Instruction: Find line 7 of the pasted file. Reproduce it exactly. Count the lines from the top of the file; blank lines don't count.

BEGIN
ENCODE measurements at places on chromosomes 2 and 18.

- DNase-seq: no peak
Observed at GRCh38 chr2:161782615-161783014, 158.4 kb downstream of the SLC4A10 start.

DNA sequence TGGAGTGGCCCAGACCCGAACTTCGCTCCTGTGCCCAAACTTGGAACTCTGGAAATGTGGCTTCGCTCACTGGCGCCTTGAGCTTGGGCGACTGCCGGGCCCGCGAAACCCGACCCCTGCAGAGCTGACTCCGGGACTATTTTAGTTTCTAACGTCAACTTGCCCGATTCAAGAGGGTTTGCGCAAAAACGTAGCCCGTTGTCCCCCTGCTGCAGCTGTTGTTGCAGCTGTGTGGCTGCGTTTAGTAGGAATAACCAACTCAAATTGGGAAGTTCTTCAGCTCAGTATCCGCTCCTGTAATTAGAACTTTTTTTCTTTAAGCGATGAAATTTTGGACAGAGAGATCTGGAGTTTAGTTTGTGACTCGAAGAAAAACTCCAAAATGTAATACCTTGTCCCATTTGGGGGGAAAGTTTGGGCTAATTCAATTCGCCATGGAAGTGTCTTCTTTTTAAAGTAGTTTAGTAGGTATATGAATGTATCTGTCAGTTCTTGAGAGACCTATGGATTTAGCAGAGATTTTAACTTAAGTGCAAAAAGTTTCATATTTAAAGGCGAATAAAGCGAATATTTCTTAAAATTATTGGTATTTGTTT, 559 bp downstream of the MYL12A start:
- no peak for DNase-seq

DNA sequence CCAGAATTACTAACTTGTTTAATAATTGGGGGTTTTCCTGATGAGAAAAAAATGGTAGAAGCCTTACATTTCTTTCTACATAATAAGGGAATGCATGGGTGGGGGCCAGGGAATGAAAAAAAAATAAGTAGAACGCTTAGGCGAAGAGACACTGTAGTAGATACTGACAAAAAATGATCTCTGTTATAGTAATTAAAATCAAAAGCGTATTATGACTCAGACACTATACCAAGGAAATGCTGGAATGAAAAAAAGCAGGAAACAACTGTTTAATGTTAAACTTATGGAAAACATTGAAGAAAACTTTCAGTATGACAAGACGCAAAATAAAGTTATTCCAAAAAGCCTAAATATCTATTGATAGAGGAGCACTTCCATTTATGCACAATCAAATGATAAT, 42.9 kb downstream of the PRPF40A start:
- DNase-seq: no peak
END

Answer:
- DNase-seq: no peak